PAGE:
Hawk - thanks for this post. What goes on in England, and what could go on over here is a clear and present danger. Right now, we are dealing with a medical emergency with my mother-in-law, and seeing the impact of medicare and how it impacts decisions. Truly amazing. I am so glad you seem to have done well with your treatment

LawHawkRFD said...

Tennessee: First of all, my sympathies and best wishes for your mother-in-law. I was lucky (if you can call it that) because all of my doctors had been with me for eight or nine years, and my primary care physician for nearly twenty. None of them take Medicare now (in San Francisco they simply can't afford to), but as a longtime patient, they continued with me. The hospital (which is one of the ten top-rated hospitals in the country) didn't much care either way, but most of my out-of-pocket came there rather than with the doctors. Doctors who accept Medicare routinely don't have privileges at that hospital. It has now been two years with Obama futzing with Medicare and Obamacare, and I imagine the problems are much worse. I wish you the best of luck. I'm not so sure I would have done nearly as well here where the doctors don't know me. But their expenses of operation are much less than in San Francisco, so it might not be too bad (I hope).

Tehachapi Tom said...

Hawk
Of course you missed the main point of us getting a NHS like the Brits have is they are so much wiser . You doubt that? Their systems have been around for so much longer than ours they just have to be better.

NOT!

LawHawkRFD said...

Tehachapi Tom: And besides, their English is so much better than ours. Maybe we should have just stayed on as colonies. LOL

USS Ben USN (Ret) said...

Excellent post, LawHawk!

I don't know what's more astonishing, the LAT's seeing irony or the sad fact that a majority of Brits refuse to support a reform to their inferior system of rationed care (or lack thereof).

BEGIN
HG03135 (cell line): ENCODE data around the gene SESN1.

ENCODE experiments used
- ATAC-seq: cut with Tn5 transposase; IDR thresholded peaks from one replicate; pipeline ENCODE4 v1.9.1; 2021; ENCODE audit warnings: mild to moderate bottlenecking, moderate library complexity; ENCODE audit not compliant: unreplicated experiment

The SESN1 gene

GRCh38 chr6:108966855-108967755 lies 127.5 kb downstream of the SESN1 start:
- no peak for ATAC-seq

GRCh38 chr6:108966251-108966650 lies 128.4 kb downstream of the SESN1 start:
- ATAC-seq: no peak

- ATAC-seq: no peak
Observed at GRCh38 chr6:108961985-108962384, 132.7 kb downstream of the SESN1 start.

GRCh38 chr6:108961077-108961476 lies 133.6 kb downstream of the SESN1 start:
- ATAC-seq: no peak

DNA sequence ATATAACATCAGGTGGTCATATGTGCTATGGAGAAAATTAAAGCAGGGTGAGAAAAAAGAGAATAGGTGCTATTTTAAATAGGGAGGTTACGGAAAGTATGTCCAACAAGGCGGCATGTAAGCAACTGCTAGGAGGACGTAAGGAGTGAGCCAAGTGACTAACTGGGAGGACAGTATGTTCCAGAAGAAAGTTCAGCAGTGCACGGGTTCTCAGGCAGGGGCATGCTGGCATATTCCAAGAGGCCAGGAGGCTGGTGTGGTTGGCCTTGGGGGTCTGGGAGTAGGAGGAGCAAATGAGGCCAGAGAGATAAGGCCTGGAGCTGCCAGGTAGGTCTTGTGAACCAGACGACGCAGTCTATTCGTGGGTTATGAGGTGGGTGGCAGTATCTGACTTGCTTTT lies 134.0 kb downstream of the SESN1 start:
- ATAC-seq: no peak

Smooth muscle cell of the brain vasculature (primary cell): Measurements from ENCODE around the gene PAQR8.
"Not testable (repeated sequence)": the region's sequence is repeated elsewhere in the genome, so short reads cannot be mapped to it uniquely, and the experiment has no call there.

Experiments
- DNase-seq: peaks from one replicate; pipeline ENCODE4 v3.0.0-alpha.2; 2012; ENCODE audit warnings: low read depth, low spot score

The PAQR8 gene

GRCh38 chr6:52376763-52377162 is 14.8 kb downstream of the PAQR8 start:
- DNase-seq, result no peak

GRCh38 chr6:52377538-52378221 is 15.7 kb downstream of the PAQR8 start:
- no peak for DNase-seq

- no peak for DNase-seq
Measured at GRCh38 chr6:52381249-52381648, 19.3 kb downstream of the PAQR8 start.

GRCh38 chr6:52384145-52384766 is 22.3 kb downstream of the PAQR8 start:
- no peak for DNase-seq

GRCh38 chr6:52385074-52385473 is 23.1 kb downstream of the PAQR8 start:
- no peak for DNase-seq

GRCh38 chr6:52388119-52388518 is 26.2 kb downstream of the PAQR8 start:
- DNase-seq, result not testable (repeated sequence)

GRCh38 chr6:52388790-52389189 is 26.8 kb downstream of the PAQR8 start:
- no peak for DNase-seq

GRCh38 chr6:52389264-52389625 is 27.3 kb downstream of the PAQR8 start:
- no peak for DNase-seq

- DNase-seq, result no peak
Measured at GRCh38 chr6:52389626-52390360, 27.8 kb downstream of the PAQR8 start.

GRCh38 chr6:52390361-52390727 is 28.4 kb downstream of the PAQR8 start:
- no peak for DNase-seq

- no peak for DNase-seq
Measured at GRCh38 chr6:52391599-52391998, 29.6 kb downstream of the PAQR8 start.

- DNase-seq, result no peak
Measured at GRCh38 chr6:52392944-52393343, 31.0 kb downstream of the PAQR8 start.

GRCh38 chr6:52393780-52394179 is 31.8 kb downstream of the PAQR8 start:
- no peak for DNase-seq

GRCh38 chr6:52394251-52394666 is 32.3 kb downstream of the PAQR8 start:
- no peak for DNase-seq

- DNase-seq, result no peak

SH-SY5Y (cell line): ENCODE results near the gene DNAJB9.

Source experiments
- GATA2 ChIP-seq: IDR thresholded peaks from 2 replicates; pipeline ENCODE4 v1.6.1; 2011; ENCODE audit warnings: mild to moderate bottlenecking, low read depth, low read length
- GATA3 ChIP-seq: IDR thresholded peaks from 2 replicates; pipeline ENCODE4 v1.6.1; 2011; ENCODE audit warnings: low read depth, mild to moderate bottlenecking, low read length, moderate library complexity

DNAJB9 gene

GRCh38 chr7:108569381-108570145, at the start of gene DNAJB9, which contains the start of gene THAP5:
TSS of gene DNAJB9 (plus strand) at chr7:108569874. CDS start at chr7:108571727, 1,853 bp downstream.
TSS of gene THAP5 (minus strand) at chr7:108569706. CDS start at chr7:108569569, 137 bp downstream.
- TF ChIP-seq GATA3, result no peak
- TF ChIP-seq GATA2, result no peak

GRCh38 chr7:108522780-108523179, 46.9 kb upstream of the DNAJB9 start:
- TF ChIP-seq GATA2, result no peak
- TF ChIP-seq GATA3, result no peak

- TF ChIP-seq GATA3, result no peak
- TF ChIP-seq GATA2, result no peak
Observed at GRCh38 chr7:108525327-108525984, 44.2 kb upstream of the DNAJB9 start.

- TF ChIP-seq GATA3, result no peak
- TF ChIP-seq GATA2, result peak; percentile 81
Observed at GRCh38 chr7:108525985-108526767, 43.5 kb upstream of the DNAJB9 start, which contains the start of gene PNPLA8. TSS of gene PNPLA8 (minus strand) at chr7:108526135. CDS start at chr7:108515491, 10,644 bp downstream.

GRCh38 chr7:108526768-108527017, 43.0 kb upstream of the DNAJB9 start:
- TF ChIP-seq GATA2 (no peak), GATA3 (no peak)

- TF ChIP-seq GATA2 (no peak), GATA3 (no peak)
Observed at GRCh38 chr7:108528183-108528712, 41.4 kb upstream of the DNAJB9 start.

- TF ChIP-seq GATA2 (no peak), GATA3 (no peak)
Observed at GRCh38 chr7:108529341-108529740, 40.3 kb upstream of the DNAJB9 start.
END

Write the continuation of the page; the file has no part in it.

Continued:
And as you mentioned, not only is socialized care rationed and in a lot of cases nonexistent, but with very long waiting times, a lower standard of healthcare professionals, and the loss of liberty for doctors and patients to choose a private sector alternative, I fail to see what possible reasons anyone could have to prefer that over our system.

Only those living in ignorance and/or delusion would choose the madness that is the NHS, and apparently we got more than a few with the same reality challenged mindset here in the US, unfortunately.

Andrew: I read about the death by dehydration cases going on there (the ones that were reported anyhow. I can only imagine how many die that don't have friends or family looking out for them) and am flabbergasted at the lack of national outrage.

There are exceptions, of course, but it seems that most simply ain't willing to do more than complain about it else there would be a public outcry like none they have seen in recent memory demanding an end to the NHS.

Obamacare would lead to the same type of system.
If lefties were smart they would've noticed that Pelosi's Congress (the donks) didn't think highly enough of Obamacare to submit themselves or their families to that insanity.

That's just one of the dead canaries in the coal mine they simple refuse to acknowledge.

Wealthy folks sure ain't flocking to England to get medical care.
Gee, I wonder where they're all going?

LawHawkRFD said...

USSBen: Well said all around. When the LA Times sees a socialist scheme and its adherents as fodder for humor, you know it's gotta be bad.

USS Ben USN (Ret) said...

I'm glad to see you got timely and quality care in time, LawHawk. :^)

If I had no healthcare at all and needed it beyond the emergency room which treats everyone, I would rather depend on the generosity of friends, relatives and strangers (I see fundraiser going on all the time sponsered by churches and businesses) than an overworked, understaffed, under-educated, underpaid and often uncaring govt. employees.

LawHawkRFD said...

USSBen: I've actually experienced that sort of thing. At a very bad time in my life about twenty-five years ago, I developed a serious staph infection that literally knocked me out. Fortunately, I was near the Santa Monica courthouse, and some of the bailiffs who knew me called the EMTs and had me sent to Santa Monica Hospital. The hospitals have to take all emergency cases, but as soon as I was stabilized, I had to be put in an isolation ward for several days. Thank God, it's a Lutheran Hospital, and I am Lutheran with friends at both the Lutheran Brotherhood and Aid Association for Lutherans. One call, and my entire hospital stay was covered. I couldn't have afforded one day in that hospital, and the alternative would have been LA County General/USC Medical Center which is a nightmare of NHS-style care. Oh, and the reason the staph infection had become so virulent and so dangerous is that when I first noticed something was wrong, I went to LA County Olive View Medical Center where a slovenly doctor made a snap diagnosis, got it wrong, gave me the wrong antibiotic, which only masked the symptoms while the infection grew dangerously internally. Also, much like the NHS.